Vargulich carries on Little League tradition
BY KALYN KAHLER Staff reporter August 15, 2013 9:29PM
For the Varguliches, the Little League World Series is a family affair.
Peter Vargulich played in the 1972 LLWS. His father, Tom, coached the team all the way to the final, where they lost to Taiwan.
But when Peter’s son Tommy, 16, was born with Down syndrome, he never imagined he’d one day return to Williamsport to cheer on the third-generation Vargulich.
“When Tommy was born, there was a different sort of look at people with disabilities,” Peter said. “I didn’t know what was possible for him.”
“What are the chances that your special-needs child would get to do what you did on this type of stage?” said Paul Williams, father of Tommy’s teammate Matthew.
As a player on the Illinois District 13 Challenger team, which provides mentally and physically challenged kids the opportunity to play Little League baseball, the possibilities are endless.
He’s one of 15 players and 15 buddies on the first Challenger team from Illinois selected to play in the 13th annual exhibition at the LLWS. Tommy and his teammates will play against the California District 57 team Aug. 24 in a game that will be televised locally on Ch. 11 and available nationally on ESPN3.com.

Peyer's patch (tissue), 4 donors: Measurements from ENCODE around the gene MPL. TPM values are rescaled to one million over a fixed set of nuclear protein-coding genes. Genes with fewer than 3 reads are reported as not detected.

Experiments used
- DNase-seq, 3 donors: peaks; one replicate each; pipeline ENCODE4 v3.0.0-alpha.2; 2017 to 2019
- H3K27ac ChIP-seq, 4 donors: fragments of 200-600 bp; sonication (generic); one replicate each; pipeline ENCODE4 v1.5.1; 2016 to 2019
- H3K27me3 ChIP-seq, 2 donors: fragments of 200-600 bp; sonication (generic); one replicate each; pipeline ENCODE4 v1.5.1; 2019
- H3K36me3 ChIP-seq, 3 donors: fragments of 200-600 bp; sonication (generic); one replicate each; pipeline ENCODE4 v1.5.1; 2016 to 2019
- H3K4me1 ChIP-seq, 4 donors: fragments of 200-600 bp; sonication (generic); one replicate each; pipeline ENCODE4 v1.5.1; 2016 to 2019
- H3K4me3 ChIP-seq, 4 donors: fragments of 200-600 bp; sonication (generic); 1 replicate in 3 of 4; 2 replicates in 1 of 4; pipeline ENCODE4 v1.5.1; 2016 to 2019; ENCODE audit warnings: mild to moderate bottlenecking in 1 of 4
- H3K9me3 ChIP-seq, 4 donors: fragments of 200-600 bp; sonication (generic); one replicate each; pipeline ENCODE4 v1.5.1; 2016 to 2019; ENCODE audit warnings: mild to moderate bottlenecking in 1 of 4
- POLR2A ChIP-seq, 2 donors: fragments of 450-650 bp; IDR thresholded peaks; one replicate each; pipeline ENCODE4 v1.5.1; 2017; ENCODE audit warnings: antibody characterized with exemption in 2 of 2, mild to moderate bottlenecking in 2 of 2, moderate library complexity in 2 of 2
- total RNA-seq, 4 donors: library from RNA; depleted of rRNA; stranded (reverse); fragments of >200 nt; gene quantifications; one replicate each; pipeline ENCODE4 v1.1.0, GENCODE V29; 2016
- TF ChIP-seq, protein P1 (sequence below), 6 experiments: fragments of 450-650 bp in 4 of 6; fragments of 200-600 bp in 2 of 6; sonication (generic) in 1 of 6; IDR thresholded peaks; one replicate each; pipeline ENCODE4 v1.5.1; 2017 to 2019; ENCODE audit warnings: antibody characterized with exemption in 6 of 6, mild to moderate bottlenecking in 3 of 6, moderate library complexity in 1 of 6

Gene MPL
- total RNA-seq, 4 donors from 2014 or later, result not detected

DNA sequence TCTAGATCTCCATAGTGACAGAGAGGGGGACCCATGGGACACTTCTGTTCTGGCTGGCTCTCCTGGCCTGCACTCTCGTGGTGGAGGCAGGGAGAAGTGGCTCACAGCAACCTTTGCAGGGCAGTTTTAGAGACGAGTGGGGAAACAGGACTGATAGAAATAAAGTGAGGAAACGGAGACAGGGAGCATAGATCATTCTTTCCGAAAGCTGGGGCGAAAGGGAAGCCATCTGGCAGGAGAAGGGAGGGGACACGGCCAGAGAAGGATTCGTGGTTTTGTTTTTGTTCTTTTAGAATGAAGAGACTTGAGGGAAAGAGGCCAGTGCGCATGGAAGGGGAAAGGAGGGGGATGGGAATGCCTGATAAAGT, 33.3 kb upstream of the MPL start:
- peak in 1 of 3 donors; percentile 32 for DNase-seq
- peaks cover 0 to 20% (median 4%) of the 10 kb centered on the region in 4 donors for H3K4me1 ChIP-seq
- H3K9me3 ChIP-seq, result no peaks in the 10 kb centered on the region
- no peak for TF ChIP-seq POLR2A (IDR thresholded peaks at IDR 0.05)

Without the Challenger program, which Little League introduced in 1989, Tommy wouldn’t have the opportunity to share the love of baseball with his father and grandfather.
“Tommy appreciates that we’ve all been there,” Peter said. “It’s something that he’ll be able to have for the rest of his life, knowing that we all share this event and this place.”
The District 13 team was chosen from more than 900 Challenger divisions worldwide.
The program has grown since the start of the first Challenger program in Illinois 19 years ago. Today, District 13 has 165 players and 14 teams from the combination of the Bartlett, Tri-Cities and Woodstock Little Leagues.
Sam Ranck, director of the Challenger division, said the spirit of expansion is what helped set apart District 13.
“They are continually working to expand their reach in their area,” Ranck said. “They’re constantly working to provide new opportunities for the players.”
Mark Johnson, manager of the District 13 Challenger team, furthered the expansion and was one of the founders of the Tri-Cities Challenger league in 2009.
“Our goal was 15 kids, but within the first season we had 53 kids sign up to play,” Johnson said. “At that point, we knew that we struck a chord.”
Johnson said the players are excited for the game.
“They are nothing short of being ecstatic about the opportunity to play on the big field,” Johnson said. “We’re playing in the same stadium, on the same field, on the same day as the U.S. and international championship games.”
Johnson said he hopes the international exposure will help people accept and include kids with special needs.
“It teaches people that there are kids out there that don’t throw a ball 65 mph and don’t hit the ball 250 feet that still love the game,” Johnson said.
When the Illinois Challenger players step up to bat, there might not be a dry eye at Volunteer Stadium.
“I’ve had parents pick up their uniforms and begin to cry,” Johnson said. “Because they never thought they’d see their child’s name on the back of a uniform.”